Hunter Gabbard, of the University of Glasgow’s School of Physics and Astronomy, is the lead author of the paper. He said: “Gravitational wave astronomy has provided us with an entirely new way to listen to the universe, and the pace of developments since the first detection in 2015 has been remarkable”.

“As detector technology improves further still, and new detectors start listening too, we expect to be picking up hundreds of signals a year in the near future. Harnessing the power of machine learning will be vital to helping us keep pace with detector developments, and VItamin is an exciting development towards that goal.

“We’re keen to work closely with colleagues in our global collaboration to integrate VItamin into the standard toolkit for detecting and responding to gravitational wave signals.”

VItamin’s ability to rapidly analyse signal parameters could also help astronomers from around the world respond more quickly to gravitational wave detections which are also likely to be visible to optical or radio telescopes.

Dr Chris Messenger of the School of Physics and Astronomy, a co-author of the paper, added: “Events like the collisions of black holes are invisible to electromagnetic telescopes, which is why we didn’t have direct evidence of their existence until the first gravitational wave signal from a black hole merger was detected.

“But events like the collision of two neutron stars do have a visible component. In 2017, we detected the first gravitational wave signal from a neutron star merger and we were able to help our collaborators in electromagnetic astronomy turn their telescopes to the point in the sky where they could see the afterglow of the event.

“We could do that thanks to gravitational wave detectors’ early-warning systems, which give us an initial readout of data like the location of events. Every extra second that it takes to point telescopes at the sky is a missed opportunity to collect valuable information. VItamin could help us provide much more detailed information to our colleagues, enabling much more rapid response and allowing the collection of a broader spectrum of data.”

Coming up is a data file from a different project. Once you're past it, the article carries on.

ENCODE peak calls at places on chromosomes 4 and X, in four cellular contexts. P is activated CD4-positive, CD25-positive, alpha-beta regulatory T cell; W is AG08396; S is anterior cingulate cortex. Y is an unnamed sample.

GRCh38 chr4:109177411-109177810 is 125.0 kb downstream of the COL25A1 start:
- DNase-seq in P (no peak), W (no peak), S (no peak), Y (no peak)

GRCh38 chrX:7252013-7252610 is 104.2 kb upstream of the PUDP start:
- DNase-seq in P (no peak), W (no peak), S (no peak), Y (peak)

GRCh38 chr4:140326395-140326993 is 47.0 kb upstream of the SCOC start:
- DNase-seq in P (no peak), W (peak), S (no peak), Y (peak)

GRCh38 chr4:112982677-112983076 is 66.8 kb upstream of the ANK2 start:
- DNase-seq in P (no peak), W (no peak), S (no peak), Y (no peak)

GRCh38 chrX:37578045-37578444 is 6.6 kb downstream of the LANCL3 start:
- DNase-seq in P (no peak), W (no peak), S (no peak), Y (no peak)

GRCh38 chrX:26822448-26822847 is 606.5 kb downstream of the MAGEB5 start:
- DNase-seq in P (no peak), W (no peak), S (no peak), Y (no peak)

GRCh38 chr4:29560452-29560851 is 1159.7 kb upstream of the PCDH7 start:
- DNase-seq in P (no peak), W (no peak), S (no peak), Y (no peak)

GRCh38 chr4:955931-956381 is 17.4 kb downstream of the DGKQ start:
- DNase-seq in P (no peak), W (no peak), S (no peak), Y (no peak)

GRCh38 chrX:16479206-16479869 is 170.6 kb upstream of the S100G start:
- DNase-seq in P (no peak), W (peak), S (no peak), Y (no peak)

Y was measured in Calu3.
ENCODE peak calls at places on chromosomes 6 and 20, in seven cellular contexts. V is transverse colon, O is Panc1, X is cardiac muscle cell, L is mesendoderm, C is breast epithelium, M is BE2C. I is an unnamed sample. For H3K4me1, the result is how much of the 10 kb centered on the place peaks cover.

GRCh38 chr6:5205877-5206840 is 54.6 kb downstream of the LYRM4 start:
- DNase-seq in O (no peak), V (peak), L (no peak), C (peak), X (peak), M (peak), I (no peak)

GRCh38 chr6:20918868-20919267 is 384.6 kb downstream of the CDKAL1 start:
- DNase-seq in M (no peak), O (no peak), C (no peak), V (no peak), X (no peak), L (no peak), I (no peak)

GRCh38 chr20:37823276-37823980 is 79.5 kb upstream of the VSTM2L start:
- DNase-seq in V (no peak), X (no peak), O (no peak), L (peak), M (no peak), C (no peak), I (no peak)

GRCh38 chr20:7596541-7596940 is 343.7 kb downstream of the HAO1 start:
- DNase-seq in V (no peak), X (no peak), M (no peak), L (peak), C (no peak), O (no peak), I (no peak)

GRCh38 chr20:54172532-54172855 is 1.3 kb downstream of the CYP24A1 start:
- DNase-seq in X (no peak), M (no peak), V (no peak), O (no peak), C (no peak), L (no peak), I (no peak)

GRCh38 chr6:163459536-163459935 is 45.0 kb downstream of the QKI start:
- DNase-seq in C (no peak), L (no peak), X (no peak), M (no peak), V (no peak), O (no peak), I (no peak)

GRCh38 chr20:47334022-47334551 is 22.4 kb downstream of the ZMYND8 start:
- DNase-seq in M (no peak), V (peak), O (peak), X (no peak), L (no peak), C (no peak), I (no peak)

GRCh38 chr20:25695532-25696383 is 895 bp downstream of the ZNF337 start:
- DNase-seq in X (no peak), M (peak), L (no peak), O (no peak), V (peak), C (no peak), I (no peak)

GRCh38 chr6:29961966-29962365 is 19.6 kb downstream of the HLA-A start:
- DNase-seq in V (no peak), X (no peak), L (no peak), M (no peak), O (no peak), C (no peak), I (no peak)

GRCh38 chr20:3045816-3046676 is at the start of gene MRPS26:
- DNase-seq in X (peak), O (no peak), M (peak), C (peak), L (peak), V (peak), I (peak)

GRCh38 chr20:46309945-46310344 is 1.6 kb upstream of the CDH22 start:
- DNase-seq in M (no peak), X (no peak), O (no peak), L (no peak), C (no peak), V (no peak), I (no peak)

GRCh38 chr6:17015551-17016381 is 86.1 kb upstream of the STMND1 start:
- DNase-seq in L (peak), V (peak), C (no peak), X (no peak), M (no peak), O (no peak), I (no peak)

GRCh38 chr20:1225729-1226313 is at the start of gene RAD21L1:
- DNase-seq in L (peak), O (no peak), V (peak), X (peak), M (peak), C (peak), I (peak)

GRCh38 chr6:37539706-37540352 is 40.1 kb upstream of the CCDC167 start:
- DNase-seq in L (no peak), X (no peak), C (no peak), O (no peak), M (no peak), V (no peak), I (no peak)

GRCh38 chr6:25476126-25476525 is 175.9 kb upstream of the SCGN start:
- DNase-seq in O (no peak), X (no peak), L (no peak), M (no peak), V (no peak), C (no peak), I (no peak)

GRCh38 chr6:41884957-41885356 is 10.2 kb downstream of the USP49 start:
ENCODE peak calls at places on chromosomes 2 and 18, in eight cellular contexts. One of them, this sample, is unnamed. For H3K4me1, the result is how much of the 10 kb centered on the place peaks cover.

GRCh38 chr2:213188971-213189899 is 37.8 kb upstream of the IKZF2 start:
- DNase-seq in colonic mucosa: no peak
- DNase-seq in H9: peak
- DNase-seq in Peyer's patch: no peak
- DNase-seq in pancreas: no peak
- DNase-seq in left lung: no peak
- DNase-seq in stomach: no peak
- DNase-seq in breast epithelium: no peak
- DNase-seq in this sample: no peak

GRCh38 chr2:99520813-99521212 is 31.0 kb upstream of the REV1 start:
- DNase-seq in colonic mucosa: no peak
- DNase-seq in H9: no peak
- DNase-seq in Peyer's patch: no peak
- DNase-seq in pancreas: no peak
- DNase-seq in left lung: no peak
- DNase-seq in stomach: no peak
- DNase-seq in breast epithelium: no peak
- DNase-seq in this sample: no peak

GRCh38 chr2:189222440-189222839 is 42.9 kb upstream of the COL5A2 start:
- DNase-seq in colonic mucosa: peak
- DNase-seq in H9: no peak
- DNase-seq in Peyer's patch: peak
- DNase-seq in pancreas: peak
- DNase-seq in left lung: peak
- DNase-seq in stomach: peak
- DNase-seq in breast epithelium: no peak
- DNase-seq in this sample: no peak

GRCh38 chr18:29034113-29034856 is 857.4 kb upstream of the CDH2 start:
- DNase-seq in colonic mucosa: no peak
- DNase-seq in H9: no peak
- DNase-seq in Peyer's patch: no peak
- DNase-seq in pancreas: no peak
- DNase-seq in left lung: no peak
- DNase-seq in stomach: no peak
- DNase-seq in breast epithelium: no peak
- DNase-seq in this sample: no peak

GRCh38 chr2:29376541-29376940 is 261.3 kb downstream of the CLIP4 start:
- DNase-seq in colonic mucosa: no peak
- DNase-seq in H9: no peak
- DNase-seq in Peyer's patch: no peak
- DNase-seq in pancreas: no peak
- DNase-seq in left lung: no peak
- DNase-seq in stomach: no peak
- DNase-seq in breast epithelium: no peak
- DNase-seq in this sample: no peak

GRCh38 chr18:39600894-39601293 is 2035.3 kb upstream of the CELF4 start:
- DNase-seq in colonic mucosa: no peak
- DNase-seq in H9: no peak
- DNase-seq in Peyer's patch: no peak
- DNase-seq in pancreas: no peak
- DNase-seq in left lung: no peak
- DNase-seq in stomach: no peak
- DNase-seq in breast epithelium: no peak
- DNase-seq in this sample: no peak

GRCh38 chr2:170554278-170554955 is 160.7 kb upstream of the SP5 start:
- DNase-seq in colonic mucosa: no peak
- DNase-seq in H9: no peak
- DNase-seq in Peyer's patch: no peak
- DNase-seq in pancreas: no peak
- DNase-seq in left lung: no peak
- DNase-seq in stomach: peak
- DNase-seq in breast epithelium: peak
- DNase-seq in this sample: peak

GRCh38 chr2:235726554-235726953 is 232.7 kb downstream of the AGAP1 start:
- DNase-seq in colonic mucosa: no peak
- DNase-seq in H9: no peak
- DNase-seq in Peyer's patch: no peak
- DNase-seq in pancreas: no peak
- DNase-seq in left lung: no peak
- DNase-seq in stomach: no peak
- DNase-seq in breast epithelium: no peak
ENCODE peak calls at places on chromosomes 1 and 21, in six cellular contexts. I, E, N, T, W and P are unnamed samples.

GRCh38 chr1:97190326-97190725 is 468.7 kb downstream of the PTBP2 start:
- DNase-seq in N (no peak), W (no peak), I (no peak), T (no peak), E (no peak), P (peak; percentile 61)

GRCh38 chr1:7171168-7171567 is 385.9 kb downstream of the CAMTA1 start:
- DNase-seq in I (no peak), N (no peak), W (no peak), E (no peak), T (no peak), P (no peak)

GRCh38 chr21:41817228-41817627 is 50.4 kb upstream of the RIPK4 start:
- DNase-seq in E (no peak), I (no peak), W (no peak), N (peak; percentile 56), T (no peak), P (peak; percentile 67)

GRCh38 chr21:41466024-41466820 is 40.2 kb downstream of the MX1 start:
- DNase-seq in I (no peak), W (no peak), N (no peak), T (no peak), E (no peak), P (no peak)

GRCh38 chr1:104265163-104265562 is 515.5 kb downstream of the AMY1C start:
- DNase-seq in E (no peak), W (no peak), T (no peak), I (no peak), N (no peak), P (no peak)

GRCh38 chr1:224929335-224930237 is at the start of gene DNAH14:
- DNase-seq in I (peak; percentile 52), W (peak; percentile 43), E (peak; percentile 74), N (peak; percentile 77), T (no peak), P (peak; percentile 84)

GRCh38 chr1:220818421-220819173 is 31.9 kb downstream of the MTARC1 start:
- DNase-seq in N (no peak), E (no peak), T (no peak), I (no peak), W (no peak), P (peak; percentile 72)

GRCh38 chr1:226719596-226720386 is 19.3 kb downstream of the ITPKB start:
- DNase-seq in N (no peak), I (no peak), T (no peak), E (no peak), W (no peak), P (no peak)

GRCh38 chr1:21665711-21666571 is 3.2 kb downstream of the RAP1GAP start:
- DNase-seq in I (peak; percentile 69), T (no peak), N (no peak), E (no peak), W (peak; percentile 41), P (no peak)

Professor Roderick Murray-Smith and Dr Francesco Tonolini of the School of Computing Science are co-authors of the paper.

Professor Murray-Smith said: ”The scientific domain of gravitational wave astronomy was a new area for us, and it gave us the opportunity to design new models, specifically tailored for this application, which brought understanding of the physics together with leading edge machine learning methods. The University of Glasgow-led QuantIC project, which funded our work, has been a great opportunity to bring machine learning together with science, especially physics.”

Dr Tonolini added: “In the past, these latent variable models have been typically developed and optimised to capture distributions of images, text and other common signals. However, the data and distributions encountered in the gravitational wave domain are really quite unique and required us to re-invent components of these models to achieve the success demonstrated.”